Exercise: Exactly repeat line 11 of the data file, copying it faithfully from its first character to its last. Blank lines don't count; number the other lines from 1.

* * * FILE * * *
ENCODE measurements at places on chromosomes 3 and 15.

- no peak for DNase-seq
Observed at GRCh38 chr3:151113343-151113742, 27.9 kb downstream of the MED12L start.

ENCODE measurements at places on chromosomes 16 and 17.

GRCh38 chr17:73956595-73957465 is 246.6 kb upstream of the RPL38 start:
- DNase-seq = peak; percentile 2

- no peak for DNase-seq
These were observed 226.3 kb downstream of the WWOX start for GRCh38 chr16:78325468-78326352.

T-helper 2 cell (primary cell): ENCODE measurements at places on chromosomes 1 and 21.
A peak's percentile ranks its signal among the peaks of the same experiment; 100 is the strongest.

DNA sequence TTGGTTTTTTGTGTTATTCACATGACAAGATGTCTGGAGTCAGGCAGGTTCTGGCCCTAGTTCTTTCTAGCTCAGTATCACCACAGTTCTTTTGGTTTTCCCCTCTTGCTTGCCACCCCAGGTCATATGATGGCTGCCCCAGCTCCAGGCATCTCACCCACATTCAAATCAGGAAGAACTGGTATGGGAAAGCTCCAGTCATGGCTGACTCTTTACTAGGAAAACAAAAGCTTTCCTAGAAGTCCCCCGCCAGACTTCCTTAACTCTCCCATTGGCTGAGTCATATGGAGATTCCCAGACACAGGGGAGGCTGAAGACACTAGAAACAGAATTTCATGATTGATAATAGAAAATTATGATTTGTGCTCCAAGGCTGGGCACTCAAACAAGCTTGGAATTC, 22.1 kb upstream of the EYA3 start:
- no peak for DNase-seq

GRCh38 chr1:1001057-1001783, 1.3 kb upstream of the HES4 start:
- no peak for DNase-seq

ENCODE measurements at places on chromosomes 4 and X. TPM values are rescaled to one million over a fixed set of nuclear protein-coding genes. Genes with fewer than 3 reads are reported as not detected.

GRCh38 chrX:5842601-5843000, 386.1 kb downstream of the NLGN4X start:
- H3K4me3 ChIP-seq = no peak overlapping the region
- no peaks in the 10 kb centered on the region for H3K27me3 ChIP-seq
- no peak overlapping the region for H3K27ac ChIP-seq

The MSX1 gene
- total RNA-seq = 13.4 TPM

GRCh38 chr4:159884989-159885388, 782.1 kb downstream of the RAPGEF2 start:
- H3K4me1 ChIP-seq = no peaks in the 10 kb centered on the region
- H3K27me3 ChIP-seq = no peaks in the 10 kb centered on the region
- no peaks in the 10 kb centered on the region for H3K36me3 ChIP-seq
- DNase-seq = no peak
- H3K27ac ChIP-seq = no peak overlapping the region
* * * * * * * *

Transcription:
DNA sequence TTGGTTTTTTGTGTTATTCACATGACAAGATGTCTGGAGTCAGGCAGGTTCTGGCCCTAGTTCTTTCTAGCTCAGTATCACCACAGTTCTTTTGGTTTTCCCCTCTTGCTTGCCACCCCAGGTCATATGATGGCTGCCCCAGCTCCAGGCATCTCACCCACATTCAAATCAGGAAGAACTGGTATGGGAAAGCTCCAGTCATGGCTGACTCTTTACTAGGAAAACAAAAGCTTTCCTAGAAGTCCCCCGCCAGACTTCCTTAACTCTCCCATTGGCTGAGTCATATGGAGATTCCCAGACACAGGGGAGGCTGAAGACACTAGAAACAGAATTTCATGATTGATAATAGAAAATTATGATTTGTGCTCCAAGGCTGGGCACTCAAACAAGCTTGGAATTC, 22.1 kb upstream of the EYA3 start: